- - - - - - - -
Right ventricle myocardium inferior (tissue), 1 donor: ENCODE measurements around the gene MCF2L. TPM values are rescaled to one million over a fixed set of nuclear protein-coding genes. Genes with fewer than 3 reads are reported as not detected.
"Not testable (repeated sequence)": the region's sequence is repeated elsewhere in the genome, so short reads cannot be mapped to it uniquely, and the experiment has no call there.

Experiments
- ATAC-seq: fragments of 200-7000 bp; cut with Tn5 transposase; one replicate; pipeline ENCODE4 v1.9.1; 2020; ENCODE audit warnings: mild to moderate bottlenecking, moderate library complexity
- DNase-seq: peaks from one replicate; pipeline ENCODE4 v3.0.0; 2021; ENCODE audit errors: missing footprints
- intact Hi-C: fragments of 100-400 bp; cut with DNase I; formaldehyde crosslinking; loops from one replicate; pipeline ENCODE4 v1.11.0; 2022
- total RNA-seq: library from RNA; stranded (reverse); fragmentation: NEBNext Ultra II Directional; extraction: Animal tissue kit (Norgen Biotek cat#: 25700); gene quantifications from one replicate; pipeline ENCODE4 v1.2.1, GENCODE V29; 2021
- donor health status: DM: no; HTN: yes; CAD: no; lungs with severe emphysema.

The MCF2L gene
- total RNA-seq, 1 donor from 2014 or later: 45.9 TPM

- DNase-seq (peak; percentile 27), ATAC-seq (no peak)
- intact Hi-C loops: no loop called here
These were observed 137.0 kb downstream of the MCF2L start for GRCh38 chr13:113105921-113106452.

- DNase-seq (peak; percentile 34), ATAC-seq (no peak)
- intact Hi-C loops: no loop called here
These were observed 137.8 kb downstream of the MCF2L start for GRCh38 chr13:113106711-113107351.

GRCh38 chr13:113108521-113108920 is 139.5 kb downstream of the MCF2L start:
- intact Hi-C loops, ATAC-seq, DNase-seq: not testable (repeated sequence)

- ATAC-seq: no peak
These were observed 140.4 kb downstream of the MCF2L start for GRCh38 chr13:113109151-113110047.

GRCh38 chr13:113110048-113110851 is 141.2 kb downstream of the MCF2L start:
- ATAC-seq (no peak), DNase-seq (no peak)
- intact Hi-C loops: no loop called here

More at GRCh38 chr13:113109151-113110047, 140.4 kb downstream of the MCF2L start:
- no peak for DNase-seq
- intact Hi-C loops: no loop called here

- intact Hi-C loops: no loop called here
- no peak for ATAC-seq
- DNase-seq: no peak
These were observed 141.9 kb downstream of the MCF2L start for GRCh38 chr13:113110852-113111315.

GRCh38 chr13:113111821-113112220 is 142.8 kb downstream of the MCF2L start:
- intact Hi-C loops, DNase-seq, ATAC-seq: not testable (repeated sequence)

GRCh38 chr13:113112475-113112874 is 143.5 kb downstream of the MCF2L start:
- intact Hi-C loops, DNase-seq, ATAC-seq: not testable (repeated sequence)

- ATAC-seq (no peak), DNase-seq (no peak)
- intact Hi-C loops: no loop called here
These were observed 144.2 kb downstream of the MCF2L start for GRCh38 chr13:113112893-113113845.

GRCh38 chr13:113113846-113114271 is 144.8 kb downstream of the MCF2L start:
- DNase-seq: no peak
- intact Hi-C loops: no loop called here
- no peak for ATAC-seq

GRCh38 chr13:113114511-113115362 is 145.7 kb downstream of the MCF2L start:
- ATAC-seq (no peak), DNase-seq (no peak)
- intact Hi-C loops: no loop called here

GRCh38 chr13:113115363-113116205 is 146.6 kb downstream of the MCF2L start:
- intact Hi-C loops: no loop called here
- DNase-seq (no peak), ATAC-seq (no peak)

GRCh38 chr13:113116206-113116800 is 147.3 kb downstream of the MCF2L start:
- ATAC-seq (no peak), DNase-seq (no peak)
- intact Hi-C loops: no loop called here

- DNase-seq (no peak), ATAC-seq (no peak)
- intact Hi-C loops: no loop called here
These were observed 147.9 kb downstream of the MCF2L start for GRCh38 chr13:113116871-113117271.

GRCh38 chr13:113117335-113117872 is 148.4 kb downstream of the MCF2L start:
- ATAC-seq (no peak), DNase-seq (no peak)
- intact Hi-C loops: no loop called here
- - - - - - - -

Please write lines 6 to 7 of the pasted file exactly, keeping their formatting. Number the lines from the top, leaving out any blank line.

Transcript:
- intact Hi-C: fragments of 100-400 bp; cut with DNase I; formaldehyde crosslinking; loops from one replicate; pipeline ENCODE4 v1.11.0; 2022
- total RNA-seq: library from RNA; stranded (reverse); fragmentation: NEBNext Ultra II Directional; extraction: Animal tissue kit (Norgen Biotek cat#: 25700); gene quantifications from one replicate; pipeline ENCODE4 v1.2.1, GENCODE V29; 2021